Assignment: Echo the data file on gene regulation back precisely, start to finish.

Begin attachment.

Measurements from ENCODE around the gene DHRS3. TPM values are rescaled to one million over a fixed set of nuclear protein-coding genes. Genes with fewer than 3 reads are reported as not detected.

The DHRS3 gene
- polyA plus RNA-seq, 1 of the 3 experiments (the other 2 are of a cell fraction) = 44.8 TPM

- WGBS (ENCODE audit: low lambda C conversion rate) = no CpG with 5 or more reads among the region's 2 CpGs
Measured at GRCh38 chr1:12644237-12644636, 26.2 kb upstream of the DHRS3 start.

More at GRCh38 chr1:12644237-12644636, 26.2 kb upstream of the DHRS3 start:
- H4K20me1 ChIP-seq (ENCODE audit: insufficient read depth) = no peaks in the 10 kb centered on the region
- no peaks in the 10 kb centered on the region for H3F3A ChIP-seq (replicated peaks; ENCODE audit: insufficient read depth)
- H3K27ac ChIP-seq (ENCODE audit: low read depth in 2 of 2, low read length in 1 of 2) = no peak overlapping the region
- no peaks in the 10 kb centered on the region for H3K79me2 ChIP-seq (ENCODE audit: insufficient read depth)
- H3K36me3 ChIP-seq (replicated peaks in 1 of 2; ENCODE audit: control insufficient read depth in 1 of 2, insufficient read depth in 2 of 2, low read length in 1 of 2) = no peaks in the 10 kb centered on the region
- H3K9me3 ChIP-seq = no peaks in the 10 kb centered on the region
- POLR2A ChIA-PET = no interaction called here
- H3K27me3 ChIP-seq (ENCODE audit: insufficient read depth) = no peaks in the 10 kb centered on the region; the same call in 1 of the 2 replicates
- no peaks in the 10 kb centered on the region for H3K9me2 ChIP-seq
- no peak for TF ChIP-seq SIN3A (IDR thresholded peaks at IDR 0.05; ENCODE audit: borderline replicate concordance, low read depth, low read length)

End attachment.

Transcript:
Measurements from ENCODE around the gene DHRS3. TPM values are rescaled to one million over a fixed set of nuclear protein-coding genes. Genes with fewer than 3 reads are reported as not detected.

The DHRS3 gene
- polyA plus RNA-seq, 1 of the 3 experiments (the other 2 are of a cell fraction) = 44.8 TPM

- WGBS (ENCODE audit: low lambda C conversion rate) = no CpG with 5 or more reads among the region's 2 CpGs
Measured at GRCh38 chr1:12644237-12644636, 26.2 kb upstream of the DHRS3 start.

More at GRCh38 chr1:12644237-12644636, 26.2 kb upstream of the DHRS3 start:
- H4K20me1 ChIP-seq (ENCODE audit: insufficient read depth) = no peaks in the 10 kb centered on the region
- no peaks in the 10 kb centered on the region for H3F3A ChIP-seq (replicated peaks; ENCODE audit: insufficient read depth)
- H3K27ac ChIP-seq (ENCODE audit: low read depth in 2 of 2, low read length in 1 of 2) = no peak overlapping the region
- no peaks in the 10 kb centered on the region for H3K79me2 ChIP-seq (ENCODE audit: insufficient read depth)
- H3K36me3 ChIP-seq (replicated peaks in 1 of 2; ENCODE audit: control insufficient read depth in 1 of 2, insufficient read depth in 2 of 2, low read length in 1 of 2) = no peaks in the 10 kb centered on the region
- H3K9me3 ChIP-seq = no peaks in the 10 kb centered on the region
- POLR2A ChIA-PET = no interaction called here
- H3K27me3 ChIP-seq (ENCODE audit: insufficient read depth) = no peaks in the 10 kb centered on the region; the same call in 1 of the 2 replicates
- no peaks in the 10 kb centered on the region for H3K9me2 ChIP-seq
- no peak for TF ChIP-seq SIN3A (IDR thresholded peaks at IDR 0.05; ENCODE audit: borderline replicate concordance, low read depth, low read length)